Published on July 31st, 2014 | by Ben Rueter0
Esports’ Is Getting Bigger, But Not Better
As the 2014 World Cup wrapped up, Valve’s Dota 2 tournament—The International 4—was getting off the ground. Now that both tournaments have ended, I can see why esports isn’t grabbing the mainstream in the United States.
With The International 4’s $10.6 million prize pool and the surge in Twitch.tv’s popularity, more eyes are being drawn to the esports scene than ever before and it’s starting to become apparent esports is bound to fail if its aim is to air alongside the National Football League.
The crux of esports’ problems lie with the expectations of what a sport is and knowing that esports is bound to change quickly and drastically due to advancements with technology. MOBAs are by far the most popular genre in the esports scene, which more or less magnifies esport’s flaws, but by no means do its flaws apply to all of esports.
According to Nielsen, 26.5 million people tuned in to watch the World Cup final between Germany and Argentina. The International 4 rounded up more than 20 million viewers online according to an article by The Verge. This does not include people watching The International 4 on ESPN as well as on China’s state broadcaster CCTV and European media network MTG Europe.
The rabid fan base is there for esports. A video game competition airing on ESPN is a big step, but it needs to meet the expectations of a regular sports fan. Where MOBAs fall short is that Dota 2 and Riot Games’ League of Legends look like hyper-Lord of the Rings, which is a barrier for some. Take it too far into sci-fi or a fantasy route and people will ask why Dungeons and Dragon is appearing on ESPN. The presentation needs to change from the developers end to meet sports fan’s expectation.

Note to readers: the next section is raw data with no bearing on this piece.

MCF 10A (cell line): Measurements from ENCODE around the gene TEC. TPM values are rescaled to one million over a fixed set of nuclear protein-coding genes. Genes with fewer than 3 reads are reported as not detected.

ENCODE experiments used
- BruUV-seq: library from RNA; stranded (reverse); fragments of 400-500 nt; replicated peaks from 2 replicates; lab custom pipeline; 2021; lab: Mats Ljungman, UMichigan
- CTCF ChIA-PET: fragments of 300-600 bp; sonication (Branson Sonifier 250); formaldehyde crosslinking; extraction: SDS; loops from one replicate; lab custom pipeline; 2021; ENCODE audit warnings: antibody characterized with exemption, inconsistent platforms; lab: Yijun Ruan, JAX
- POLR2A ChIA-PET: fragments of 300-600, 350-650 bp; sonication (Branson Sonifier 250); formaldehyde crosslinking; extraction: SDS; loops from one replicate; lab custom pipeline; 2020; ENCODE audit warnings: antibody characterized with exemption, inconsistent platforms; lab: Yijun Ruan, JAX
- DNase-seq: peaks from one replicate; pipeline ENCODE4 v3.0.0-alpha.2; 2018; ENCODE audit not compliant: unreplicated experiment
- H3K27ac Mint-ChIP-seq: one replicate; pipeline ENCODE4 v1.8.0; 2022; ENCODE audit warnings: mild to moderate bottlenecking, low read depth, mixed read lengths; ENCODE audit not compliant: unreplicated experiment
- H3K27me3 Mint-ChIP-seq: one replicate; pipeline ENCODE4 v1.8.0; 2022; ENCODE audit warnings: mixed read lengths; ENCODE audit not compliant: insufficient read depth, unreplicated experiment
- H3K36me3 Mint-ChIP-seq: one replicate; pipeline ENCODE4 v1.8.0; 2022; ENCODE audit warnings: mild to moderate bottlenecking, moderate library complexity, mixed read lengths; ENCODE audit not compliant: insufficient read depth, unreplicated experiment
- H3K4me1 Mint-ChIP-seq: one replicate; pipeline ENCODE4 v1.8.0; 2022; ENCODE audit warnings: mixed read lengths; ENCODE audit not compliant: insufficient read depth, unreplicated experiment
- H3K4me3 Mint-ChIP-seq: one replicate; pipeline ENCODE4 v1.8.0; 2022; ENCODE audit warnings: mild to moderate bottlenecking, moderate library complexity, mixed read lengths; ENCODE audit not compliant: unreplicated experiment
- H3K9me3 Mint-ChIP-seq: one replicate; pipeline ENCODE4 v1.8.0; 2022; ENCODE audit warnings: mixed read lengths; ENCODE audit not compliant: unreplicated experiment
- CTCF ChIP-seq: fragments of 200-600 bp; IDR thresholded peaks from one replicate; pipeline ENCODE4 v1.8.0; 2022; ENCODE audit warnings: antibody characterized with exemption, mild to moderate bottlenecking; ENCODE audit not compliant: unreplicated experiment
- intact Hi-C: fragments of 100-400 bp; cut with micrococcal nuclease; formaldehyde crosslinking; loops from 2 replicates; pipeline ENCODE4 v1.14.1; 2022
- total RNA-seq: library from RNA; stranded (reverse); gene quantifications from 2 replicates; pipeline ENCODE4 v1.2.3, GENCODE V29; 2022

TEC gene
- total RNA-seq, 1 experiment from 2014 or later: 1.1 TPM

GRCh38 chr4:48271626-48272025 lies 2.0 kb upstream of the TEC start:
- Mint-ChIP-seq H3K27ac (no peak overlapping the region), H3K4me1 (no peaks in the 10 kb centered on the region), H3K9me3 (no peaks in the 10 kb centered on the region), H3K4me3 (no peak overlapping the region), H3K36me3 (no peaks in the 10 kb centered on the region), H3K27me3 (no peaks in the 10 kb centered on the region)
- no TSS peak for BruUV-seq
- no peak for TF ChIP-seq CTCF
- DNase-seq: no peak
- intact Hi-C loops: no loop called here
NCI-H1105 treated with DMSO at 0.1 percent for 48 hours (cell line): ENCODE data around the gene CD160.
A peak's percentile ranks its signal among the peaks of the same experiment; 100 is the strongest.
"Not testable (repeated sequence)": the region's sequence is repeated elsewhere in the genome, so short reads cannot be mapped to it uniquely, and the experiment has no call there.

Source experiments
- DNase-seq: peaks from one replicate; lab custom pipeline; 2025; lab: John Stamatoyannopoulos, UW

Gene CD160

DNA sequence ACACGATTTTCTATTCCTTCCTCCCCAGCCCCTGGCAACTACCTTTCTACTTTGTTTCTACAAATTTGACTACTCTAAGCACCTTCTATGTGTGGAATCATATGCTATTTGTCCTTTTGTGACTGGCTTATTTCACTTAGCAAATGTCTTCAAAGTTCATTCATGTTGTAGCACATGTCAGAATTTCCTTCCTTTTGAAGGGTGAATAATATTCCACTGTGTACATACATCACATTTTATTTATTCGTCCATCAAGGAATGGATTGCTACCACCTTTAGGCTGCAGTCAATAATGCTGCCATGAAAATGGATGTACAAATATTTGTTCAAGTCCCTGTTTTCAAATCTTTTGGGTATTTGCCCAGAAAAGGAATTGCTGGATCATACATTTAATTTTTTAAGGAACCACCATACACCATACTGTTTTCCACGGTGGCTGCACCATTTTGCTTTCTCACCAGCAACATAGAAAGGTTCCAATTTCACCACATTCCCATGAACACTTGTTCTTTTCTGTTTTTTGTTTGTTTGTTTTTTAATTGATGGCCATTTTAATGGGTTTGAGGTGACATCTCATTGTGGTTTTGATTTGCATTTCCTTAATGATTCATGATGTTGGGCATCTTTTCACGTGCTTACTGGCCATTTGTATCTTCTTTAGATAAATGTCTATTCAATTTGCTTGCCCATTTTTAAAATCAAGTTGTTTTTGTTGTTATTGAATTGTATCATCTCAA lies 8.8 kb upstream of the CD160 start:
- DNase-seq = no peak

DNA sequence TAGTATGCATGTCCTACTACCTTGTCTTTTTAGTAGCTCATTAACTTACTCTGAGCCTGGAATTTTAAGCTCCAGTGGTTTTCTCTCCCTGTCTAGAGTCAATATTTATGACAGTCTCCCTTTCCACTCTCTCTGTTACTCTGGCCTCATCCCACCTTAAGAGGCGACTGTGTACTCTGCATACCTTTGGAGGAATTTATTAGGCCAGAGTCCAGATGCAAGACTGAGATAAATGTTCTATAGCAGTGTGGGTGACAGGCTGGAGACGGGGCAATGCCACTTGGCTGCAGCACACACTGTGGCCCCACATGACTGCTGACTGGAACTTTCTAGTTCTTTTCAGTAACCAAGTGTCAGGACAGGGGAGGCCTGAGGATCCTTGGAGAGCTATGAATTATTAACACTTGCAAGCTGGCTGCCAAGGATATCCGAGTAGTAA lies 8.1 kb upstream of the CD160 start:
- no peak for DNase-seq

Texas Hold’em Poker isn’t very exciting to watch if you can’t see the players’ cards, but that changed in 1997 with the introduction of the “hole cam.” This is a tiny camera placed where the player peeks at his/her cards giving the audience a glimpse at their hand. Fans at home can watch the strategy unfold while still anticipating “the river.” It wasn’t until 2003 when ESPN took note and broadcasted the World Series of Poker. ESPN brought in commentators versed in poker rules, terminology and strategies all backed up with ESPN’s high production values. All of a sudden, poker became easy to understand and interesting to watch on TV.
Esports needs its “hold’em moment” and it’s going to be a tricky process to brand esports as something the general public wants to watch. Can a game like Dota 2 capture what Texas Hold’em did over 10 years ago? I think so, but it will end much like Texas Hold’em’s brief popularity. PC rigs are bound to improve and video game popularity is in constant flux. Major League Soccer is a stable sports league, despite controversy. MLS will never announce the MLS 2.0. On the other hand, no one was surprised when Blizzard announced Starcraft 2. Games will continue to evolve and upgrade to keep up with tech standards.
Right now, an esports match feels more like a World Wrestling Entertainment match than a sport. Try listening to the grandiose in esports commentating. It sounds nothing like watching a professional soccer match and more akin to over-dramatic theatrics.
Esports can feel like a major event, but not a sport. Yes, it is entertaining but it doesn’t need to be compared to a major sports league to be legitimate. It will always be something in constant flux. 10 years from now, will people still be playing Dota 2? Or will gamers move to the next big thing. Time is a hurdle developers will need to anticipate in order to keep their games evergreen.
Esports is rough around the edges, but I expect one game will find that “hold’em moment” and we’ll see a video game breaks through to SportsCenter’s Top 10. It just won’t be a staple in the sports world, but rather a one-hit-wonder.